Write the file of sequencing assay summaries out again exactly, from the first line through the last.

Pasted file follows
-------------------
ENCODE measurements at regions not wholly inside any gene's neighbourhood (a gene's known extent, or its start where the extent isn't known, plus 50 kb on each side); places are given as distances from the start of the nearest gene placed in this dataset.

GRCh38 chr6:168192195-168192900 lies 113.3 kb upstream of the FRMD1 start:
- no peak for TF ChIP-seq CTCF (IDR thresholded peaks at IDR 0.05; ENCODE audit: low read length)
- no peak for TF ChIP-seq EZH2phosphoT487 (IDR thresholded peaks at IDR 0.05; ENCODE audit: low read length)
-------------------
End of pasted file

ENCODE measurements at regions not wholly inside any gene's neighbourhood (a gene's known extent, or its start where the extent isn't known, plus 50 kb on each side); places are given as distances from the start of the nearest gene placed in this dataset.

GRCh38 chr6:168192195-168192900 lies 113.3 kb upstream of the FRMD1 start:
- no peak for TF ChIP-seq CTCF (IDR thresholded peaks at IDR 0.05; ENCODE audit: low read length)
- no peak for TF ChIP-seq EZH2phosphoT487 (IDR thresholded peaks at IDR 0.05; ENCODE audit: low read length)